So, it was about time that I released another project. Reporting Magic is for those of us who rather like Microsoft SQL Reporting Services and would like to use it as their reporting tool of choice for BMC Magic/SDE. Reporting Magic is a complete rewrite of all the reports available for Magic 8.0 in SQL Reporting Services. The Service Desk Express reports are currently being ported but will take a little longer. Two versions are available:

> Microsoft SQL Reporting Services 2000 with Visual Studio 2003 and

> Microsoft SQL Reporting Services 2005 with Visual Studio 2005

As with all my projects they are completely free. Any feedback would, as always, be greatly appreciated.

User Forms Gallery

In response to feedback given I had added a user forms gallery. The purpose of this page is to allow users to view images of other user’s forms. These forms can be for custom or out of the box modules including self-service.

To get your forms shown here simply drop me an email to alan@14j.co.uk including the images and I will upload them and provide the appropriate credit.

Enjoy.

Virtual directories and DNS entries

In Service Desk Express it is possible to install the application in a website(s) that is NOT the Default website in IIS. Using DNS entries this allows your users to access the core application and self-service via much shorter (easier to remember), resilient (i.e. servers can be renamed without application falling over) URLs. Whilst this is great for all us Service Desk Express users, this is not an option for Magic 8.0 and below. So what is the solution for them.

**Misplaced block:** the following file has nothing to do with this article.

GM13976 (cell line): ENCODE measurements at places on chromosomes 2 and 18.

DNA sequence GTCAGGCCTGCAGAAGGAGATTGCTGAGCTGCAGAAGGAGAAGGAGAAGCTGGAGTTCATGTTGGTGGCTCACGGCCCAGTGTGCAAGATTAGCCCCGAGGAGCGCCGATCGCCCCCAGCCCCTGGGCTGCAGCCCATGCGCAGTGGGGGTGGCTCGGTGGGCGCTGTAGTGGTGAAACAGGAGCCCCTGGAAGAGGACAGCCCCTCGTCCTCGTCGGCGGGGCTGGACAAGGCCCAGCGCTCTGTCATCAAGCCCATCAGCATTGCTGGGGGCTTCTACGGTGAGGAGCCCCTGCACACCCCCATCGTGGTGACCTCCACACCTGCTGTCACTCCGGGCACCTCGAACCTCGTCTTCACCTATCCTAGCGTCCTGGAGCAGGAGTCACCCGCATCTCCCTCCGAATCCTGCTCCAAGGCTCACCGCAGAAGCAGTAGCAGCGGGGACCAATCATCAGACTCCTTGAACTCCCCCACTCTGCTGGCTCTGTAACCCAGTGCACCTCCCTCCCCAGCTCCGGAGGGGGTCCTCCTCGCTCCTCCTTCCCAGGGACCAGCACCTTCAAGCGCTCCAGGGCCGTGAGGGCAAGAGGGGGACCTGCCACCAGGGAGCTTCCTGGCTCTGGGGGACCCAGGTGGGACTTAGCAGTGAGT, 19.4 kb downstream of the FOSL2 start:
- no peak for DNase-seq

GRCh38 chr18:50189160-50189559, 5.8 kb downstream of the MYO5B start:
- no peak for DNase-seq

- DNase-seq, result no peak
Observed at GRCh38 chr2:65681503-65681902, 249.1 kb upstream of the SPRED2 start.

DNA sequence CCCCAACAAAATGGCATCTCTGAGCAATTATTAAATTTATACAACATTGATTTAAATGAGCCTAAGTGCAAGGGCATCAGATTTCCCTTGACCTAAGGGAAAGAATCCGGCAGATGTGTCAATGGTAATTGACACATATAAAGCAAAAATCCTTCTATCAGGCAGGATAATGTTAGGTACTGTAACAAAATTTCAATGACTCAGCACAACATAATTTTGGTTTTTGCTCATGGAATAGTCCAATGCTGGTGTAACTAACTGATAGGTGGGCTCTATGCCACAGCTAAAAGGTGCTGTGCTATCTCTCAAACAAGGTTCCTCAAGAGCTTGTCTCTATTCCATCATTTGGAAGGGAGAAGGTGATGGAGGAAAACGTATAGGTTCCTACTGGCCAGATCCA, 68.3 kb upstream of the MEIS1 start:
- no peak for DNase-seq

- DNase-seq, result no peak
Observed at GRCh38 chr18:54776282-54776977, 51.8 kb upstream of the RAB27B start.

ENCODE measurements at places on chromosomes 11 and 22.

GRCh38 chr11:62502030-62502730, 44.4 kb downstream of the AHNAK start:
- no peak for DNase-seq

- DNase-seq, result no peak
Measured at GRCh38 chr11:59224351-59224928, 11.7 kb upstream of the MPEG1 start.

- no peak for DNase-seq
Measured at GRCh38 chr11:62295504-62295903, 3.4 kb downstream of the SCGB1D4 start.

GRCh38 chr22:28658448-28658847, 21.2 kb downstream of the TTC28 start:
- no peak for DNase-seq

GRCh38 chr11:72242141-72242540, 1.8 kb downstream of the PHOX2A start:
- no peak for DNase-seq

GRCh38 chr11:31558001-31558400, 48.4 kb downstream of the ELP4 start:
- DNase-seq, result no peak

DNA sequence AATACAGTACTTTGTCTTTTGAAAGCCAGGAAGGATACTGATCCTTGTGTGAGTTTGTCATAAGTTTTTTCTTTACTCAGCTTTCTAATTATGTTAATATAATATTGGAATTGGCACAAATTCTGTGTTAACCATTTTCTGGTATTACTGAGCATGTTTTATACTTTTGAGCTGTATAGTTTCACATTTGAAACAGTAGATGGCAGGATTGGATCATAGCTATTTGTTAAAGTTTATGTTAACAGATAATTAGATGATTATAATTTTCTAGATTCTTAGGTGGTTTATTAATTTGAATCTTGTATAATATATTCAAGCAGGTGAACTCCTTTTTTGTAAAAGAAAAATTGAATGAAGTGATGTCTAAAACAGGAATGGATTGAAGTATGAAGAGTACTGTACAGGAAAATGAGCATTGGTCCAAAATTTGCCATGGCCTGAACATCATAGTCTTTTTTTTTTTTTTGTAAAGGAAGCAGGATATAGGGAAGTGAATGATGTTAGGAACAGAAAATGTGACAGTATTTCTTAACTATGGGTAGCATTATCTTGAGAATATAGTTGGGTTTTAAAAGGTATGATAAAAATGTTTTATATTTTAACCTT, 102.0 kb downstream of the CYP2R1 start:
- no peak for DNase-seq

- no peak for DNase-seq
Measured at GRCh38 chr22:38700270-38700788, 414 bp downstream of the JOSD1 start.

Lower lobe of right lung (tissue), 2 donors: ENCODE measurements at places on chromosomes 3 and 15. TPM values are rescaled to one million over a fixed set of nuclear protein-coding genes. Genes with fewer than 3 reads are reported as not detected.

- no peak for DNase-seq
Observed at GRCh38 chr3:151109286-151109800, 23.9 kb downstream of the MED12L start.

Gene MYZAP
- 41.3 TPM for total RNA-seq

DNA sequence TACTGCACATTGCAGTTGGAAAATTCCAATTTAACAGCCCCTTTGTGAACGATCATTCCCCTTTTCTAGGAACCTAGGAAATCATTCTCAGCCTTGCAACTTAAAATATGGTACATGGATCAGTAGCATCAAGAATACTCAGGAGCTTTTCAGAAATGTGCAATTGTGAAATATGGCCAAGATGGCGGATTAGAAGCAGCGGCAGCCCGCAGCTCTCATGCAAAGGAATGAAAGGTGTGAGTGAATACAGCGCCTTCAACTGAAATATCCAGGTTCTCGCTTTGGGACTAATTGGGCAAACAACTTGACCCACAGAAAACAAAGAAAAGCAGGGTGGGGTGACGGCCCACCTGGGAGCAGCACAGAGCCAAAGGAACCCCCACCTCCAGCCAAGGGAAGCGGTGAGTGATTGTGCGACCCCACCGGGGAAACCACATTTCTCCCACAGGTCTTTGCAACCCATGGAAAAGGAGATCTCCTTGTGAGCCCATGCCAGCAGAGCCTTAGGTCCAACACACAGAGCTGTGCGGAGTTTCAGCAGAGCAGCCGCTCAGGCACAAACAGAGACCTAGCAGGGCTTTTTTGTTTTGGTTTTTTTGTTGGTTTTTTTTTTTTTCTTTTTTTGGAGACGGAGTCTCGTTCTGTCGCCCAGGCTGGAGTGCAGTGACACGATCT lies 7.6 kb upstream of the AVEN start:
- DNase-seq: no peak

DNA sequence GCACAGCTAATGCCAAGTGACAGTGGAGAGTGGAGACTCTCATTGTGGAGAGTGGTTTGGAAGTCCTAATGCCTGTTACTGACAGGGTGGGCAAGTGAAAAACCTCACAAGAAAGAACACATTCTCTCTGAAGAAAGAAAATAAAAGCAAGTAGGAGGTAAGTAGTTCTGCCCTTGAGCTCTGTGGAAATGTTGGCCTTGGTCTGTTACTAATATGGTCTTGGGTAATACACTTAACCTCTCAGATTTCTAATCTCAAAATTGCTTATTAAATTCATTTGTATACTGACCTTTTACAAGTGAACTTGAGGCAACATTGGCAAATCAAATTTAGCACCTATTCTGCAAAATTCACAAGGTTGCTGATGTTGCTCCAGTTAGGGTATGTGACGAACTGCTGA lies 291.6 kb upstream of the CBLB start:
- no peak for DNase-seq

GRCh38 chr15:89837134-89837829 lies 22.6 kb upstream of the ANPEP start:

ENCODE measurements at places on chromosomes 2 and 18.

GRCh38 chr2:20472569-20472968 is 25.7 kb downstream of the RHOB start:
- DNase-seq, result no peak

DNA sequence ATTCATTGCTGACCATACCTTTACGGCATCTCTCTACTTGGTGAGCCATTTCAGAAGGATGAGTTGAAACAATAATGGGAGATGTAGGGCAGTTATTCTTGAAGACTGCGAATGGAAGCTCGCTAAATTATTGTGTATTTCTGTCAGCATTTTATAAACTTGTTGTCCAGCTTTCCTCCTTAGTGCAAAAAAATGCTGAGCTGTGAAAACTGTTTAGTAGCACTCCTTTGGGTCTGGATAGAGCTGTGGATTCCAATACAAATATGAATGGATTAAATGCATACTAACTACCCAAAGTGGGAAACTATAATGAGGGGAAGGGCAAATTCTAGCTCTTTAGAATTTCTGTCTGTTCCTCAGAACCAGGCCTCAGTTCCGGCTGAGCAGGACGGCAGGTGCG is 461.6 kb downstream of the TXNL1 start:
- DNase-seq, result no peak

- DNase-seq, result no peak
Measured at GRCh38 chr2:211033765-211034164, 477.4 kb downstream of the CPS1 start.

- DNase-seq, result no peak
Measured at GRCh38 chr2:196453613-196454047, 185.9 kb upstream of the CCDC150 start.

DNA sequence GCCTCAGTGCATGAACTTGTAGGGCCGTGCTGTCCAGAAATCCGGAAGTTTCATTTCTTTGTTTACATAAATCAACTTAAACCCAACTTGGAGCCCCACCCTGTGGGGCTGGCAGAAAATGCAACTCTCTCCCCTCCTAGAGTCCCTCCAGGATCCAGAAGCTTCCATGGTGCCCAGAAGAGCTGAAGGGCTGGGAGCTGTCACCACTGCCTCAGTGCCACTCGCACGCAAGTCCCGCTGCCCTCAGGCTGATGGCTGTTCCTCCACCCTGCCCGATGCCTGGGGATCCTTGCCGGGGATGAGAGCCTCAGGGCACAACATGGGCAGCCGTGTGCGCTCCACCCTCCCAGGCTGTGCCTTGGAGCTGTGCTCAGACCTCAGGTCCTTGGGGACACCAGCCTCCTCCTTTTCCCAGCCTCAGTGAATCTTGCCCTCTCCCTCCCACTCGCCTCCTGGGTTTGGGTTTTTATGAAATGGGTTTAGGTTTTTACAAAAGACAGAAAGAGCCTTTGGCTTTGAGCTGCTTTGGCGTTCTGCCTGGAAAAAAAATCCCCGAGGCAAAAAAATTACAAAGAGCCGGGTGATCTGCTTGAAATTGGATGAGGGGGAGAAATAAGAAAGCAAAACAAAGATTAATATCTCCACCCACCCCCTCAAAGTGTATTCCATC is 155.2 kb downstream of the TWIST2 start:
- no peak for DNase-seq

The easiest solution I have found is to open IIS Manager on the application server and create a new website called SDE. This should appear along side the Default Web Site NOT a virtual directory in the default web site. Call the new web site SDE and on the IP and Port Settings window select the IP address of the server rather than all and enter sde in the host header. Navigate to C:Program FilesBMCApplication Server or whatever the location is on your server. Select Run Scripts as well as the default Read and click finish.

Now the trick: Right click on the website you have just created and select properties. Click on the Home Directory tab and change the content to a redirection to a url and enter your http://servername/sde as the address. Click OK.

Finally, get your server admins to create a DNS entry (CNAME) pointing to the IP Address of the server or its name and you should now be able to type SDE into a browser window and automatically be taken there.

Obviously you can repeat this exercise creating another website for self-service etc.

As always, any feedback/comments always welcome.